Argument: The poor can obtain sufficient public representation to defend their interests in plea bargains
Argument's parent debate
Supporting evidence and analysis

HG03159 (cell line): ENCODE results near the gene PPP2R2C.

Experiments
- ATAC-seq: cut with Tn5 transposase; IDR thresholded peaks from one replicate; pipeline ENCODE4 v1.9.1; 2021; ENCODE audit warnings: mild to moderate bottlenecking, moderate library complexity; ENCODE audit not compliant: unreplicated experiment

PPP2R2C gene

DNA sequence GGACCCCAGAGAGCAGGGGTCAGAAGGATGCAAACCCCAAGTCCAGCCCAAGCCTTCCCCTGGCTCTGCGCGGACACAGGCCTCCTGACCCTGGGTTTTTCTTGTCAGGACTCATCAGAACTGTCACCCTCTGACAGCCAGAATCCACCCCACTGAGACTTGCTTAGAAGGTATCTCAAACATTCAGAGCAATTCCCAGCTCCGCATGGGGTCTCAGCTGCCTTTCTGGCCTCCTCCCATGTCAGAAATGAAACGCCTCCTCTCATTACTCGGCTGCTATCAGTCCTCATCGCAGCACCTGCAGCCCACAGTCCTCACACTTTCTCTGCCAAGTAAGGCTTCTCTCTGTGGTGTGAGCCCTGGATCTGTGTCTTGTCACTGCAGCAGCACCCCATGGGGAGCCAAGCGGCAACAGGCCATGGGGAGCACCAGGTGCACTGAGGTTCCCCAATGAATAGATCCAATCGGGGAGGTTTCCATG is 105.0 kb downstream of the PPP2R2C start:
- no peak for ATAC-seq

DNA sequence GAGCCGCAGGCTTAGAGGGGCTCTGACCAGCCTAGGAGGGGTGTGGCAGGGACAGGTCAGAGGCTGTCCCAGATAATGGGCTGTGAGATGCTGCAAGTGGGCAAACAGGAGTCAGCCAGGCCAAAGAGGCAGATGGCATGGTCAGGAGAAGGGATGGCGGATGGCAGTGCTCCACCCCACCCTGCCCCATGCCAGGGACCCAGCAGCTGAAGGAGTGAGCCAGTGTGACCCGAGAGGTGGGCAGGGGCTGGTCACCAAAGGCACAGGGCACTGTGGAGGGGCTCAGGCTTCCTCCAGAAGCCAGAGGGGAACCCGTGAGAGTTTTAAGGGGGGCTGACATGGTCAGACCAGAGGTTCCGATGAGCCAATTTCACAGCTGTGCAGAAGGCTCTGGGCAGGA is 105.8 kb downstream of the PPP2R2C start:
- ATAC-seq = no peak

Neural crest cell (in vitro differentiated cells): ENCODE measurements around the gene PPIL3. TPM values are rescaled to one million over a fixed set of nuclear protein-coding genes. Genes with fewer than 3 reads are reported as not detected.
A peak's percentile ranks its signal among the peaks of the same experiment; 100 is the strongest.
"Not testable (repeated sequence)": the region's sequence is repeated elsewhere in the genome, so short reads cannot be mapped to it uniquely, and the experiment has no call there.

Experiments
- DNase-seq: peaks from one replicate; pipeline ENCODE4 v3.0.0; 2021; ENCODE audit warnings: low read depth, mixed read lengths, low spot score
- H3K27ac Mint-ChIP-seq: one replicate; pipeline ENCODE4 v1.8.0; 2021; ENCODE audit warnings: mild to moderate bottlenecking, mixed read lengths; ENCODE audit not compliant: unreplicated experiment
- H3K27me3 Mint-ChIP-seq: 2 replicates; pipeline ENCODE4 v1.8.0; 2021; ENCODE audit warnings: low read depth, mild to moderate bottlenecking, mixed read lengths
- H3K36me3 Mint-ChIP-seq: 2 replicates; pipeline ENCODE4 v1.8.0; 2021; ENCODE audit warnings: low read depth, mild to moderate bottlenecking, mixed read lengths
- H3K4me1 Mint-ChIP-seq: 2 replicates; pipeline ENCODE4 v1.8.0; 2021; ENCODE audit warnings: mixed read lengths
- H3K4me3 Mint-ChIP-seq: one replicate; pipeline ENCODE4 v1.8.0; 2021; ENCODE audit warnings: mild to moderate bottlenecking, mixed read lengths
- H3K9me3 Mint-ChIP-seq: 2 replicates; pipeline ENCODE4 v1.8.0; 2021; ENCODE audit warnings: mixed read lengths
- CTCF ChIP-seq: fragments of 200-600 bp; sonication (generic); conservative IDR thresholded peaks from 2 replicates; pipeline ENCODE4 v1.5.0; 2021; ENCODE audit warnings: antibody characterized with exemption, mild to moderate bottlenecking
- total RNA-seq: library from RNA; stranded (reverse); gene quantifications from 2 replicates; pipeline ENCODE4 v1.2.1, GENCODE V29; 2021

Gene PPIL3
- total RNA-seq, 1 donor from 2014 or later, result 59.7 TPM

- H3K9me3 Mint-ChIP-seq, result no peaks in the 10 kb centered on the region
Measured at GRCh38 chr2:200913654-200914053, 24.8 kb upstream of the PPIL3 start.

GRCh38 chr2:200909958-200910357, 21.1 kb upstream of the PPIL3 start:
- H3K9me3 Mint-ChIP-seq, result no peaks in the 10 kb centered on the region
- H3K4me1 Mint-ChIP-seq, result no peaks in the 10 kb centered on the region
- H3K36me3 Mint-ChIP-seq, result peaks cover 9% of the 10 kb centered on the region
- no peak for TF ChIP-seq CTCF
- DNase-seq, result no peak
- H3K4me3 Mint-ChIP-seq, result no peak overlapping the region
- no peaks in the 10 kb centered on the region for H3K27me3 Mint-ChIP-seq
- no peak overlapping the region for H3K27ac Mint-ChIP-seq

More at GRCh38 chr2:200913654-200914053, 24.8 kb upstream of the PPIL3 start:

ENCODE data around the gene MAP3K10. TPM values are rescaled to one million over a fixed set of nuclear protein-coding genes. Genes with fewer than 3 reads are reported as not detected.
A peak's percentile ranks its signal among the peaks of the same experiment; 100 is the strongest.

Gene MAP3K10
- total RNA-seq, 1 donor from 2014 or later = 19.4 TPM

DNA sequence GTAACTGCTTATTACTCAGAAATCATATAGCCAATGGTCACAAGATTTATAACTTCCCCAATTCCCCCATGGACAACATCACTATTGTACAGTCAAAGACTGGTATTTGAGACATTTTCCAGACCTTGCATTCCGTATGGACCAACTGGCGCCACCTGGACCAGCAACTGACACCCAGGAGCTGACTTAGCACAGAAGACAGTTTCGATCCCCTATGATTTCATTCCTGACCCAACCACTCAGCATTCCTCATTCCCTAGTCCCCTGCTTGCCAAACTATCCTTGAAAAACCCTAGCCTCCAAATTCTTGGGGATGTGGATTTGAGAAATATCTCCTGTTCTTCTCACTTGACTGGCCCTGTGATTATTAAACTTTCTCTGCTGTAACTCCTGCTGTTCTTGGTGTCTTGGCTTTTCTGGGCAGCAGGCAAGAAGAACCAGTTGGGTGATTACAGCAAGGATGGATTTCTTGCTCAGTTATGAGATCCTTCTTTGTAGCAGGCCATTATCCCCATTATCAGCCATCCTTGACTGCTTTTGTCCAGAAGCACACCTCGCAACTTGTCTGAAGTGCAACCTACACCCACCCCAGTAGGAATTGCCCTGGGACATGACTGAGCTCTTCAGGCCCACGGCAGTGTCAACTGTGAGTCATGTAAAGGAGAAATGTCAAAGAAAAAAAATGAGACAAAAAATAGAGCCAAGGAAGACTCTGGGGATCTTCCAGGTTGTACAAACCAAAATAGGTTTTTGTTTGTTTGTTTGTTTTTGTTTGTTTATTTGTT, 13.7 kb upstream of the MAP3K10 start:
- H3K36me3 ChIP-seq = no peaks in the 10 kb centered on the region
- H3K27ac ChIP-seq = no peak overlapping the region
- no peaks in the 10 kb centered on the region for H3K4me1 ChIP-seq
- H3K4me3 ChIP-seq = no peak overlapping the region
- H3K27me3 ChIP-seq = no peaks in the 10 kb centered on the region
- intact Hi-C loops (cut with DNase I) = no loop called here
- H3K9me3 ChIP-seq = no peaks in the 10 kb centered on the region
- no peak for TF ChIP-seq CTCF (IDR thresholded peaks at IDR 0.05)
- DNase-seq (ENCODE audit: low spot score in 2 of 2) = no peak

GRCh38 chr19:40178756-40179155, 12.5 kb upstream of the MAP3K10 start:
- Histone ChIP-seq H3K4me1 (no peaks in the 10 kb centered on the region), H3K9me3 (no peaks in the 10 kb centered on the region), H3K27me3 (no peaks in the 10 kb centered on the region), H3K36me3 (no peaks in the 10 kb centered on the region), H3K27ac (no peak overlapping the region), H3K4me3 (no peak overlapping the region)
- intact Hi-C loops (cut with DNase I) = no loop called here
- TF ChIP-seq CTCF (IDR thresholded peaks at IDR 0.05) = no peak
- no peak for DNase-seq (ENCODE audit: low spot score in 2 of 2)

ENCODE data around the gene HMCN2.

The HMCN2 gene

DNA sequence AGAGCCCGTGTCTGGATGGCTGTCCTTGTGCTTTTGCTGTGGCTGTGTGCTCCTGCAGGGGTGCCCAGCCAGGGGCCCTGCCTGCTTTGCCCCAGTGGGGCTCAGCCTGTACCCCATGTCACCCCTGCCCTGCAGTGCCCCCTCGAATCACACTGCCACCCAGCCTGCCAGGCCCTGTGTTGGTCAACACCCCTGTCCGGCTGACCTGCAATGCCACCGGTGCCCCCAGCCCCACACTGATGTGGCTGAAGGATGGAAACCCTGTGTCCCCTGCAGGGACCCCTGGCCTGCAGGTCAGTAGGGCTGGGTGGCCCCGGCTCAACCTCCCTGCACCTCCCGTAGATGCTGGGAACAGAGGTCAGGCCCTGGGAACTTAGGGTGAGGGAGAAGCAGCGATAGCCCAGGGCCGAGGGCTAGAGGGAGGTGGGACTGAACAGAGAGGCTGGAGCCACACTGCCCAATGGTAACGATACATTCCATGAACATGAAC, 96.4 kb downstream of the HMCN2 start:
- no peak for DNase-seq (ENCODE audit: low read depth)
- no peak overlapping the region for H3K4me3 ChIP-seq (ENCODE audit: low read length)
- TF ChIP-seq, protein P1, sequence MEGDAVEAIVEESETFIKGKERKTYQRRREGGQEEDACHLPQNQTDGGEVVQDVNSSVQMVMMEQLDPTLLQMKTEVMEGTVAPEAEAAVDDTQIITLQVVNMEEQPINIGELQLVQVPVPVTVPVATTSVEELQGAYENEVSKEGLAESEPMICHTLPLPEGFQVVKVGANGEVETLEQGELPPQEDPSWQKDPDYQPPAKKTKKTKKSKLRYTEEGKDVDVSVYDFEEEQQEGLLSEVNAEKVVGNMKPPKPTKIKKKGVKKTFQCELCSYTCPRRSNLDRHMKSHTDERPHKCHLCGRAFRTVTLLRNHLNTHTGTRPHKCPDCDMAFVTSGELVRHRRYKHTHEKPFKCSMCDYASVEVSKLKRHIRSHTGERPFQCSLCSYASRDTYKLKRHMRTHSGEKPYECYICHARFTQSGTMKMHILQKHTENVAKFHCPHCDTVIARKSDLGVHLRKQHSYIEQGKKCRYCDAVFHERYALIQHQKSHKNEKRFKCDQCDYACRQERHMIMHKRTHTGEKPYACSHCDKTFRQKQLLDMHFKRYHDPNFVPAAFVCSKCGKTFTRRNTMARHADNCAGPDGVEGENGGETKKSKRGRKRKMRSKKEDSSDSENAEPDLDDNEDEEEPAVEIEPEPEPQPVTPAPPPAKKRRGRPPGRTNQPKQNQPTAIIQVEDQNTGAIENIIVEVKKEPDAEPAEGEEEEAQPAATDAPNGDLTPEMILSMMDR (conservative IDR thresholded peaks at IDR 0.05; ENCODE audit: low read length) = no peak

- Judge Michael McSpadden, criminal court judge in Harris County (Houston). PBS Interview. December 16, 2003 - "Can it work properly for poor people? 'Certainly. A lot of times they don't have money for the bond. But in our court, and in the majority of the courts here in Harris County, that is the biggest myth out in the public -- that if you are unable to afford your own attorney, you get some court-appointed attorney that's just going to run you through the system without caring. I've got three of the very best attorneys who work in the system, either retained or appointed. The appointed attorneys down here are better than 95 percent of retained attorneys that come through the courts. So in our court, anyone who cannot afford an attorney is given excellent representation.' Do they have time and money for investigators? 'I get bills for investigators' fees all the time for my court-appointed attorneys. To give you an example on the myth out there -- I have three attorneys who have been with me for a long, long period of time. They work only in our court. They're paid on a weekly basis. And out of the hundreds of cases these have tried, I have not heard one juror -- much less jury -- complain about that court-appointed attorney when I bring back the juries at the end of the trial. In contrast, I'd say three out of five juries complain about the retained attorneys who try the cases out there. See, that's the myth out there. We had a sleeping lawyer about 16 years ago, which Harris County is going to be known for forever. We're never going to get rid of the sleeping lawyer during a capital case. That person should never, ever have been appointed that case, and that case should have been reversed immediately. But because of that, we're known for appointing sleeping lawyers. It just doesn't happen. It's the biggest myth out there, as I said. We do a very good job of appointing competent, qualified attorneys.'"